If there’s one thing that causes the most problems in any relationship in our lives,
It’s unmet expectations.
I first read about this concept in Dr. John Gottman’s work and made so many connections right away.
We have two realities, the one we imagine in our minds, and the one we are actually living.
When the reality we have imagined does not play out how we expect it to, we get disappointed.
In a relationship between you and your your spouse or significant partner you have four lives playing out. The one you imagine and the reality you perceive and also the one they imagine and the reality they perceive.
The same applies for all relationship.
We set expectations on our children, on our friends and other family members. We also do this in our working environment.
It leaves a lot of room open for disappointment.
Here’s the thing though, we are the ones creating this disappointment for ourselves.
We are there only ones in control. And we are the only ones responsible for our own happiness.
Here’s some ways we can begin to close that gap and build resilient relationships instead.
1. Mindfulness & Clarity
You need to get really clear on what exactly expectations you have.
Dig deep, and figure out what expectations you’ve placed on people in your life and how they are effecting your relationships with them.
Ask yourself some questions
Are your expectations realistic.
Are they realistic in every moment.
Consider that even if the expectation is realistic it might not be easy or possible in every particular situation.
Have you defined and expressed this expectations to the other person.
Have they acknowledged it, agreed and absorbed this.
A person will never meet an expectation we have on our own minds that they aren’t even aware of.
Consider as well, it’s not their job to meet all of our expectations to begin with.
It’s not our spouses responsibility to meet our expectations. It’s not our children’s responsibility.
It’s not anyone’s.
They each already have their own responsibilities to themselves and their own happiness and fulfillment.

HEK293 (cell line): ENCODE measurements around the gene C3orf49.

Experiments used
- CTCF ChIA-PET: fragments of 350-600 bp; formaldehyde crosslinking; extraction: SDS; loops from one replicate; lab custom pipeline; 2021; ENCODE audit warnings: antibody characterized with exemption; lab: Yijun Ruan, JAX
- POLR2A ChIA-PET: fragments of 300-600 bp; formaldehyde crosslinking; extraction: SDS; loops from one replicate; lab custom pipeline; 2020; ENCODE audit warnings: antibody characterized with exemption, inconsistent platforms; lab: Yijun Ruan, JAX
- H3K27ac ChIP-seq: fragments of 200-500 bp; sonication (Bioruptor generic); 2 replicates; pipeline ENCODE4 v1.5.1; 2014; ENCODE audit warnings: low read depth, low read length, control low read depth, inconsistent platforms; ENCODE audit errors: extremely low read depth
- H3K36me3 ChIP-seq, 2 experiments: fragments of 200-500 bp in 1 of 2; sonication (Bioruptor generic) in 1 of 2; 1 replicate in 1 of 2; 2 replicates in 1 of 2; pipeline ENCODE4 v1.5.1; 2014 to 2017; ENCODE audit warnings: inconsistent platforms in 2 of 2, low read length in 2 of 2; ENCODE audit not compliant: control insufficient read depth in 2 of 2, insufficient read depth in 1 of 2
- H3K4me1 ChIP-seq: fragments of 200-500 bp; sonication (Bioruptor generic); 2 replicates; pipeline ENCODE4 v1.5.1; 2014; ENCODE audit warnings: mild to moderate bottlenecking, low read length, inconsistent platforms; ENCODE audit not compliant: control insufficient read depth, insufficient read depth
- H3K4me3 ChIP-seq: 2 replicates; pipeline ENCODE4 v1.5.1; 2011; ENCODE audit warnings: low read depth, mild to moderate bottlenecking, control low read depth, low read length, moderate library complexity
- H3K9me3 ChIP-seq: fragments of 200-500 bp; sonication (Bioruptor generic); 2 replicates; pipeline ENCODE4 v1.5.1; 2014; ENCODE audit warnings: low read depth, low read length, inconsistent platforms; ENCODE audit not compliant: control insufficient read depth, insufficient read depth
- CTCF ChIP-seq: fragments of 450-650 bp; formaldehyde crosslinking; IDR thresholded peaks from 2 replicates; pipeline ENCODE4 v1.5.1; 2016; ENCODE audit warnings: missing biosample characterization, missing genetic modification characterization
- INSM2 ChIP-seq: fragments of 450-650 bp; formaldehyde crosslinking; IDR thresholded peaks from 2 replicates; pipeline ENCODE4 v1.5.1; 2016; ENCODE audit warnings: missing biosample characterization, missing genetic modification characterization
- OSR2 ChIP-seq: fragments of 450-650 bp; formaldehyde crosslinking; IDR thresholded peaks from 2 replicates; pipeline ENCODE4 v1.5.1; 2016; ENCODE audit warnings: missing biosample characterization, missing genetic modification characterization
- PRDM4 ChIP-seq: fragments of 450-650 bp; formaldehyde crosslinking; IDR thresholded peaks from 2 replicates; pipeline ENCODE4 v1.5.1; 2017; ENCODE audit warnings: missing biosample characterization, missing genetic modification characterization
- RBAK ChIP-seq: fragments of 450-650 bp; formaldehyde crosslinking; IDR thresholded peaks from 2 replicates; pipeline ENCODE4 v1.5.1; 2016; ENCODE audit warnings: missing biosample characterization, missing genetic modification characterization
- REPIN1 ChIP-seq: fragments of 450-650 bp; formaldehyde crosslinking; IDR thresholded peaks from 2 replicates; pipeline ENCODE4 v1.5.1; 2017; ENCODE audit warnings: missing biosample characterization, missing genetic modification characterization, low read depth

You need to consider what your core values are and outline the boundaries that matter most to you.
Once again, communicating these boundaries to the other person is key.
Everyone has their own set of core values and boundaries. What crosses a boundary for you may be every day behaviour for someone else.
This doesn’t mean there is anything wrong with the other persons behaviour, it just doesn’t match up with your values. Just like some things that seem unimportant to you may mean everything to someone else.
Stand firm on the boundaries you’ve set out.
Remember though It will take time for people to adjust, especially if there’s been holes created in these boundaries in the past. Remind them.
Staying firm on boundaries also means You stop saying yes to things you want to say no to, and don’t fear or shy away from things you want to say yes to.
Create boundaries around what you need in your life as well, not just the things you don’t want.
This can be self care, time management, work life balance, fun and play, creative expression, love; or many other categories in your life.
Figure out what you need and make sure you create the time and space to get it.
3. Apply the above to Yourself
Everything you just read also applies to your relationship with yourself.
In order to have successful relationships in your life, you need to first have a solid relationship with yourself.
Pay attention to your self talk.
Pay attention to how you treat yourself when you fail.
Pay attention to how you feel when everything is going right.
For others to treat us how we want to be treated, we must first treat ourselves that way as well.
If we want others to respect our boundaries, we need respect the ones we set for ourselves too.
It all starts with us, and it always comes back to us.
We are the solution, not anyone else, and not any thing else.